Back in 1999 I was starved for anything Gilmour related. It had already been five years since the last Floyd album and tour and apart from the occasional guest appearance, there was just a deafening silence. Then, this album appeared with David being the main guitarist on all the songs.
I’m not sure what I had expected. I knew it was Paul returning to his roots, with a few covers and some new original material but I guess I had expected David to sound like, well, David. He didn’t.
Still, I listened to the album a lot and when the Cavern gig turned up on DVD I thought it was so cool to see David up on that small stage doing something completely different. And it sounded great!
Again, this is a great example of how you can hear a song and as soon as the guitar enters, you go “Ah! I know who’s playing!” The solo is simple but there’s no doubt who’s doing those bends and the little fills in between.
On this live clip from Live at the Cavern Club, David’s using his ’55 Fender Esquire into a Fender Bassman, with the Pete Cornish All Tubes MkI pedal board. The main effect setup for the show, including No Other Baby, was a Tube Driver with a hint of delay and probably some compression when needed.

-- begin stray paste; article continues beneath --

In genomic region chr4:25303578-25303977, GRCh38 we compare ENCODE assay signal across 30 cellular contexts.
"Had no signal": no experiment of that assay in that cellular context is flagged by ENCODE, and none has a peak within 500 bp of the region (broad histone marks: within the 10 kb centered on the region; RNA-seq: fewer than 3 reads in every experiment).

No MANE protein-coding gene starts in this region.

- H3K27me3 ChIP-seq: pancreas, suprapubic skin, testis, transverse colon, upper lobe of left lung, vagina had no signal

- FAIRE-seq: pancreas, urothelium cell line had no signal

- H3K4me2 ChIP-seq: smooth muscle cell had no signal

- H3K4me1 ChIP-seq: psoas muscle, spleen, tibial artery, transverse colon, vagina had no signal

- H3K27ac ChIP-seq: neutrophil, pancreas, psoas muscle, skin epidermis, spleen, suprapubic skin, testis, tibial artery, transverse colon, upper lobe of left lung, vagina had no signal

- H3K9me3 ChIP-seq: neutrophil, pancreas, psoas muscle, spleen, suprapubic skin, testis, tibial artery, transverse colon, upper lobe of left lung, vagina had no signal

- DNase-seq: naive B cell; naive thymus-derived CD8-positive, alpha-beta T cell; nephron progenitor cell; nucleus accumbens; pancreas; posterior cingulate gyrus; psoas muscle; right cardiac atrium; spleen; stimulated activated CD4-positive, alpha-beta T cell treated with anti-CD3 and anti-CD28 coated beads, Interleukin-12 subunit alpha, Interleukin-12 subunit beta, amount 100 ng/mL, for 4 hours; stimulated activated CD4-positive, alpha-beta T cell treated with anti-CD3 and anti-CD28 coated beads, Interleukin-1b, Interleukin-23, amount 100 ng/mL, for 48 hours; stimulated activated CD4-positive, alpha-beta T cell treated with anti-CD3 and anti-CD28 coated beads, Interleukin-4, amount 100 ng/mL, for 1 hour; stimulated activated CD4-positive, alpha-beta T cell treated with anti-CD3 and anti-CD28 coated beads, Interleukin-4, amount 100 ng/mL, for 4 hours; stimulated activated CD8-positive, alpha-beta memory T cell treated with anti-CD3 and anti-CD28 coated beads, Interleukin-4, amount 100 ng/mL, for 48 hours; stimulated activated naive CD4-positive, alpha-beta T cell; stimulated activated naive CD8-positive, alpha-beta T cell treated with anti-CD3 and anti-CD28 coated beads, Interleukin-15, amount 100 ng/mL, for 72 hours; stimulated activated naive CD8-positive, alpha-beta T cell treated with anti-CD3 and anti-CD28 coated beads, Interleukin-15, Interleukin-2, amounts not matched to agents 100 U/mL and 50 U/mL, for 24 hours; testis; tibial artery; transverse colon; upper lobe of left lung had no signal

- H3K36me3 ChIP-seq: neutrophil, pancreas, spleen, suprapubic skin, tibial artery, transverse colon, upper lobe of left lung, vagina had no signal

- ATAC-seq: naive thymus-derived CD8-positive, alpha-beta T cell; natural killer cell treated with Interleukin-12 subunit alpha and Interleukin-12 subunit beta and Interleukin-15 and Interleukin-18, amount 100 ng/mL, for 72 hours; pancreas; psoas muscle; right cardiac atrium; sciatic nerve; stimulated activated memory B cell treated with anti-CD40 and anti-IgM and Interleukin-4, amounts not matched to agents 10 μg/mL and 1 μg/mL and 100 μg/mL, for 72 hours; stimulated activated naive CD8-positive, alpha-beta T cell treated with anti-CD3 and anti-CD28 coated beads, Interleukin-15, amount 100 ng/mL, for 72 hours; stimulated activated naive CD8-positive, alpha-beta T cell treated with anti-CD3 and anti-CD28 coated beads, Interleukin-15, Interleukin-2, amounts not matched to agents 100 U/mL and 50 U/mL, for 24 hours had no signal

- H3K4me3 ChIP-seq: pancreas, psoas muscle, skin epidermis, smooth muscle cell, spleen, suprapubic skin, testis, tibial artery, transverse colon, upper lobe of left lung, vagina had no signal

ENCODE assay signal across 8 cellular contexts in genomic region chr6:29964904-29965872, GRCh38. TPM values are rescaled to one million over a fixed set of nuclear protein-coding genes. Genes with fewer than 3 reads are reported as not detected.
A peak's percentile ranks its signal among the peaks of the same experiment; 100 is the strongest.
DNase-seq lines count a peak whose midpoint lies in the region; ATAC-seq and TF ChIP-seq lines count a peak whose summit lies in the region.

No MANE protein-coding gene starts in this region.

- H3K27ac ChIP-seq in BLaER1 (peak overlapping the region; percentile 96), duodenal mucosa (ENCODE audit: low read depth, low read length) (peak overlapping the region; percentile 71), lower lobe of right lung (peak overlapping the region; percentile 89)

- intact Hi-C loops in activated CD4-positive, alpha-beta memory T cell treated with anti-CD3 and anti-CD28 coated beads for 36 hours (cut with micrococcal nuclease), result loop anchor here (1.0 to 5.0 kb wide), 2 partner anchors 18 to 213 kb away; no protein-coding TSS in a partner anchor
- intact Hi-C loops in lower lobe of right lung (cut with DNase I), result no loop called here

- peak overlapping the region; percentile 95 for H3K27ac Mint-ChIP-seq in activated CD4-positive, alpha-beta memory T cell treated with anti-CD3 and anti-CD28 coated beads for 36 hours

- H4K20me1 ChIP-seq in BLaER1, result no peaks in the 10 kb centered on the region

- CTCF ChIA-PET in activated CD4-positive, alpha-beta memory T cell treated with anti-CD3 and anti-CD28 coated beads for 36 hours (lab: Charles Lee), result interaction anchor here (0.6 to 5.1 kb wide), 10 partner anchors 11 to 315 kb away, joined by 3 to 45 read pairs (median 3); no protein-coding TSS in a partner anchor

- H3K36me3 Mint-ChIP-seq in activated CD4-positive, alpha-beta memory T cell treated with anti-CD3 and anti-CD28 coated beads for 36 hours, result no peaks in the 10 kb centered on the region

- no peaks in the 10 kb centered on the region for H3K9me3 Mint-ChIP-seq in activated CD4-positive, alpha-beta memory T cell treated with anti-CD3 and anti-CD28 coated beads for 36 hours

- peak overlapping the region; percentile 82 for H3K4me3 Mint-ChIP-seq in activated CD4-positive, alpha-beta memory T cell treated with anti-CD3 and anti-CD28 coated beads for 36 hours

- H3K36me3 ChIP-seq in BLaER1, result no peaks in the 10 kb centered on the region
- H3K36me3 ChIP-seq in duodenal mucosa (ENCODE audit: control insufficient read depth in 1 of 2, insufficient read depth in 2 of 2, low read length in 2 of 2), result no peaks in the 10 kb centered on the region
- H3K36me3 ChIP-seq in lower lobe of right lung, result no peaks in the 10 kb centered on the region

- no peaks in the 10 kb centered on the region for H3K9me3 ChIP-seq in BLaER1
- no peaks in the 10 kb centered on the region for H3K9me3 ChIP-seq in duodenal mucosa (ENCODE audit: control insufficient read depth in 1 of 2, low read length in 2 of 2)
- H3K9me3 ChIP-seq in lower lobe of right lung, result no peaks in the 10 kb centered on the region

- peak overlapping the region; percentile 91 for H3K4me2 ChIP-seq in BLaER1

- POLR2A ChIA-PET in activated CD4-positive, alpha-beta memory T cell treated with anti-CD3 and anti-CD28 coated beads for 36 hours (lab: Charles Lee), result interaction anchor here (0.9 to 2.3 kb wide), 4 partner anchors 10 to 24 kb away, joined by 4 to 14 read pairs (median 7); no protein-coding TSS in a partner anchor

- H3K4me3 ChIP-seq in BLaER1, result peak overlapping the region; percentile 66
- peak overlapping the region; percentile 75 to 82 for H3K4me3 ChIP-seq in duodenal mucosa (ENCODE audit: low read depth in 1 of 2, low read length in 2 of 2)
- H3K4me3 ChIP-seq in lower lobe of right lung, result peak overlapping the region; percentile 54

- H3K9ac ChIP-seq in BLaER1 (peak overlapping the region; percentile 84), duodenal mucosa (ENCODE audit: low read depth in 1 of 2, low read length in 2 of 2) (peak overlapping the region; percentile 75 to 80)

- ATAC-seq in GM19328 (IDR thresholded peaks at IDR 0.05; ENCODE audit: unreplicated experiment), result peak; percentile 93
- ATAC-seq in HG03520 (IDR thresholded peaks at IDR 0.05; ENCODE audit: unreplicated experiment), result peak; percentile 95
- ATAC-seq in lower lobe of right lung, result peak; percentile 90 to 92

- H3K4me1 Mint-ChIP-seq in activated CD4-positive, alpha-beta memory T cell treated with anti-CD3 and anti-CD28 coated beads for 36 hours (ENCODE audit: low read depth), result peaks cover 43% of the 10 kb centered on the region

Standing Around Crying was originally written and recorded by blues legend Muddy Waters in the mid 50s. Paul Rogers (Free/Bad Company) and David Gilmour recorded this version for the 1993 tribute album Muddy Waters Blues, which featured an impressive list of guitar greats.
David’s performance and tone is typical of how he sounded in the early 90s and the many guest appearances he did during that period. You can hear the same approach on songs like Heaven Can Wait (Paul Young), I Put a Spell on You (Mica Paris) and Understanding Women (Elton John).
What I love about this version, apart from David’s amazing tone, is that you can hear where his blues influences are coming from. There’s lots of BB King, Albert King and Peter Green in there and you can almost pin point each lick to each legend. Still, it sounds like David and he’s added something new and unique to the classic style.
I also love that you can hear that this is clearly a single run through (or at least very little editing). It’s not perfect and there are all these little mistakes and fret noises but that’s also the beauty of the performance.
There are no records from the sessions, as far as I know, but it is likely that he used the candy apple red 1983 Fender ’57 reissue Stratocaster, with the EMG pickups into a Fender Bassman or Deluxe. It could have been a Hiwatt SA212 combo but to my ears, the tone sound less mid rangy, which hints towards a Fender.
Effectswise I would assume he used a Chandler Tube Driver, possibly with a Boss CS-2 in front, with a Boss CE-2 chorus and the MXR Digital Delay rack.
So, there you have it! My top 5 David Gilmour guest appearances. I’m sure you have a different list and maybe I forgot one or two gems? Please share!